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From the Library

July 22, 2019

Speed, Power, Endurance by Brian McKenzie

Crossfit, almost two decades after its founding, is still a subject of contention, amongst both athletes and non-athletes alike. In the defense of the nay-sayers, many of the original Crossfit folks can be obnoxiously polarizing people. In defense of the Crossfit supporters, however, personality conflicts don’t negate the value of the system.

One of the key principles behind Crossfit that is often overlooked, is that it was not intended to be a sport-specific conditioning program. Nobody ever claimed that a Crossfit athlete was going to be able to go out and WIN a powerlifting competition, or an ultra-marathon, without tailoring their training to sport-specific demands, before doing so. The idea was, you’d be able to lift heavy shit, like a powerlifter, and run fast, for long distances, like an ultra-marathoner (and for anyone who thinks marathoners aren’t running fast, consider this: my cousin runs a sub-2 hour marathon. That’s 13+ miles in less than one hour. At 13 miles per hour, she’d be running a 4 ½ minute mile….). It was never about, “Hey, do Crossfit, and you’ll be able to squat more than Fred Hatfield!” It was never about, “Hey, do Crossfit, and you’ll be able to run like a Kenyan!”

Crossfit found a huge following in the military, especially among SOF folks, specifically because of its generalist approach to fitness. Dudes got big and strong, so they can could carry the gear they needed to carry, and scale walls and caving ladders when they needed to. Dudes got fast and increased their stamina, so they could stay in the fight, even when scaling mountains, chasing down locals who grew up in the mountains.

There were some shortcomings to Crossfit, mostly in the coaching development area. The idea that you can go do a weekend certification course, and suddenly be ready to run your own box, and teach what are relatively complicated weightlifting and exercise skills, let alone program effective training sessions, is kind of silly, even to most Crossfit folks. This led to a number of very publicized injuries that gave Crossfit a pretty good black eye.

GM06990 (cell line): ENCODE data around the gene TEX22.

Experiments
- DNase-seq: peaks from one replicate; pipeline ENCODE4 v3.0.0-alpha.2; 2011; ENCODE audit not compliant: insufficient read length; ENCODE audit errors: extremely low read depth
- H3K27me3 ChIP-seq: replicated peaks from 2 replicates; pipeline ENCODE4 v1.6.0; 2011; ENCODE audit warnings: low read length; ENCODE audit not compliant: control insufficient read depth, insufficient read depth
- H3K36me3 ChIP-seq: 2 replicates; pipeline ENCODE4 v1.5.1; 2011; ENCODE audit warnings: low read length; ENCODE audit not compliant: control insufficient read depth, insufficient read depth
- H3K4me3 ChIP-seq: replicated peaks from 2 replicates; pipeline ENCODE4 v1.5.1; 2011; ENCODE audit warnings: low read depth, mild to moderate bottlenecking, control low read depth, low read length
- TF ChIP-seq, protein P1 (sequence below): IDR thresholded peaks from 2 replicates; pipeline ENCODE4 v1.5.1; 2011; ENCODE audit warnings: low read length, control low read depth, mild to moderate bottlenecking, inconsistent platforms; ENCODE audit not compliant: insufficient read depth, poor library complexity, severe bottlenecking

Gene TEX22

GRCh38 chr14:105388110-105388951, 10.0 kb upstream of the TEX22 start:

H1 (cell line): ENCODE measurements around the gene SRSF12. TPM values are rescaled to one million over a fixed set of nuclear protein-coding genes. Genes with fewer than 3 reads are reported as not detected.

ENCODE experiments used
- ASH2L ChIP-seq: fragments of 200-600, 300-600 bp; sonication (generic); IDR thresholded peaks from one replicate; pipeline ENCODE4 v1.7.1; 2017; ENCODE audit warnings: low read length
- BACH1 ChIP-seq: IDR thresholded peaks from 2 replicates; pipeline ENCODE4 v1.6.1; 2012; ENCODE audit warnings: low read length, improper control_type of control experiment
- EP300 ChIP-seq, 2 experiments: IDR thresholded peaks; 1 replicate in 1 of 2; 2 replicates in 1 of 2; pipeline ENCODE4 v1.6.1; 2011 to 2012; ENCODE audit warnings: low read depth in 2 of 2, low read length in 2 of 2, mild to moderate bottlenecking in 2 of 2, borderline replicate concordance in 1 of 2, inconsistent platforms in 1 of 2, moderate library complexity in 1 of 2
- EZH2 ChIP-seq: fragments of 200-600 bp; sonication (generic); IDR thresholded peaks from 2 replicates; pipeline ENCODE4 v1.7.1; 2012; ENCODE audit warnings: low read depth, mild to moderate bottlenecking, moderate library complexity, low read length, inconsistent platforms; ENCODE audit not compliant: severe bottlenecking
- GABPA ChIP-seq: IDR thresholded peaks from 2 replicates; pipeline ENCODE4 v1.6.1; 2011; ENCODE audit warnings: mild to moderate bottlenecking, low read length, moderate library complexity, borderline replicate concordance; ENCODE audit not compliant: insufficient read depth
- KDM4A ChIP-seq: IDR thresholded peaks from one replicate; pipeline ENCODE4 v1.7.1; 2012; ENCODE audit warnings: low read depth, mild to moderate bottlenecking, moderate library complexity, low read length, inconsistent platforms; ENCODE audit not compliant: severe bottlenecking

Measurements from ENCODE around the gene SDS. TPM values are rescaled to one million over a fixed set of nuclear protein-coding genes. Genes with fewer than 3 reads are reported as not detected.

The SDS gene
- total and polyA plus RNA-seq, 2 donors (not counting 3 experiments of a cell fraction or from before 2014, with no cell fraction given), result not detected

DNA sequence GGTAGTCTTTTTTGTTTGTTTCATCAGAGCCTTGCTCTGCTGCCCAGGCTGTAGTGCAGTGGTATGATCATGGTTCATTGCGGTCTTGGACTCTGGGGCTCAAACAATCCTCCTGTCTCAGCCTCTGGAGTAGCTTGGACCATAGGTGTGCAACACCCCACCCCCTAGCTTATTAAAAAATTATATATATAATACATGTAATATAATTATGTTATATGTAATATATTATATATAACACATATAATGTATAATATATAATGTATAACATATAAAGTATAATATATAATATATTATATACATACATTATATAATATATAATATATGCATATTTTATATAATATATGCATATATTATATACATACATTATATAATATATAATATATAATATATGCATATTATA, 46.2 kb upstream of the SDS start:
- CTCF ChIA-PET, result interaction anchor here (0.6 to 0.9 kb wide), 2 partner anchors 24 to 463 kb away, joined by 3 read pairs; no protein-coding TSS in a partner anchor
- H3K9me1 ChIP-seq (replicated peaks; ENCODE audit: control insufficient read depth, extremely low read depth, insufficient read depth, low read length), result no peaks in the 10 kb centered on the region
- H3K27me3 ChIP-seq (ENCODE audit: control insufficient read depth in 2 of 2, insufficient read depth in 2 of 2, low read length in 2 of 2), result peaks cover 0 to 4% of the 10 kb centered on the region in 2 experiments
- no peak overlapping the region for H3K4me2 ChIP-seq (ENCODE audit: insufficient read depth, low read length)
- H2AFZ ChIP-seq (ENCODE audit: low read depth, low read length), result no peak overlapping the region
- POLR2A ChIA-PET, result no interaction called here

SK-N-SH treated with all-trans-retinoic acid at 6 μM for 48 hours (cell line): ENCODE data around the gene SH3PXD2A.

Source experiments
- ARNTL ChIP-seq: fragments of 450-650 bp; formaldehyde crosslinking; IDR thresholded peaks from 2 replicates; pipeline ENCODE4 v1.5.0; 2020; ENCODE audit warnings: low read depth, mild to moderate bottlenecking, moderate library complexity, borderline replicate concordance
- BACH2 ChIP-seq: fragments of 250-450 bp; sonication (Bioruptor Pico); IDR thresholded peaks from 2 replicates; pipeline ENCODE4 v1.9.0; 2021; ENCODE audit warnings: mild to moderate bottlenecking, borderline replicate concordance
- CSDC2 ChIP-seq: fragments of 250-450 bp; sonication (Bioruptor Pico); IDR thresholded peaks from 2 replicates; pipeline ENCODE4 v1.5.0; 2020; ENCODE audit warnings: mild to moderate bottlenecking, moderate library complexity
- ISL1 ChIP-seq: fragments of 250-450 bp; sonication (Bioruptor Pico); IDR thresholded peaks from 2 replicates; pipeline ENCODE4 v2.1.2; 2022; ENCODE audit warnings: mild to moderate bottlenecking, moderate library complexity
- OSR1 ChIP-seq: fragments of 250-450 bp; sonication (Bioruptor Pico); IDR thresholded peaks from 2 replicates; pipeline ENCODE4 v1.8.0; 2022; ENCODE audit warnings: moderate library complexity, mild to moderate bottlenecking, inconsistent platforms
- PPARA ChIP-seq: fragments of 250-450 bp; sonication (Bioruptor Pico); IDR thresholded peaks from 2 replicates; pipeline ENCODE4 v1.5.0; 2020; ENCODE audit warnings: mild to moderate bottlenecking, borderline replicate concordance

One of the potential shortcomings of Crossfit however, was that it’s General Physical Preparation (GPP) focus, was not always understood—let alone expressed adequately—by these weekend coaches. This led to the development of more specific areas of Crossfit, such as Crossfit Football (CFFB, now defunct) and Crossfit Strength-Bias (CFSB) for athletes that needed more of a focus on strength attributes, and Crossfit Endurance (CFE) by the author of this book, Brian McKenzie, for endurance sport athletes.

There have been a lot of claims, both for and against Brian’s program and its success, or lack thereof.

Here’s the catch: I’m not a triathlete. I’m not going to try and ride the Tour De France. I’m not going to swim the English Channel (Hell, given my druthers, I’m not going to swim across the pond on my farm!). I’m not going to run a marathon (I’m not even going to run another half-marathon, if I have my way about it). I’m damned sure not running an ultramarathon.

What I am interested in being able to do however, is maintain and continue to improve my strength, while also maintaining and improving my ability to run 5-6 miles, and hump a ruck a significant distance, if I need to do that. I also need to be able to do this, while still dealing with the increasingly busy and crowded schedule I have, between running a farm, running a business, writing blog articles and books, raising kids, taking care of my family and clan, and still doing other training. I don’t have time to go run 100+ miles per week, let alone a 20 miler once a week. The methods of CFE seem to work well enough to allow me to achieve my goals, without compromising my ability to take care of all the other tasks on my plate.

This book was McKenzie’s attempt to codify the basic methodologies of CFE, and it’s one of the better CF-related books I’ve found. In addition to pretty solid technical coaching of techniques, it includes a thorough grounding in the philosophies and theories behind the methodology. Finally, the programming included, from the six-week introductory program that focuses on bodyweight calisthenics and short intervals (which, honestly, could be a moderately long-term fitness program by itself, if repeated three or four cycles in a row), to the 12-week program, that is explicitly designed to be repeated over-and-over, is excellent. There are a number of endurance focused WODs (Workout of the Day…I explained these in The Reluctant Partisan, Volume One, in the PT chapter), as well, to change things up or to incorporate into a normal Crossfit programming schedule.

The best part of this program, in my mind, is that a person could go from sedentary, on the couch, to being reasonably fit, and able to do a lot of basic preparedness tasks, from a fitness perspective, in 6-12 weeks, and then continue improving from there.

Highly recommended.

Unbreakable Runner by TJ Murphy and Brian McKenzie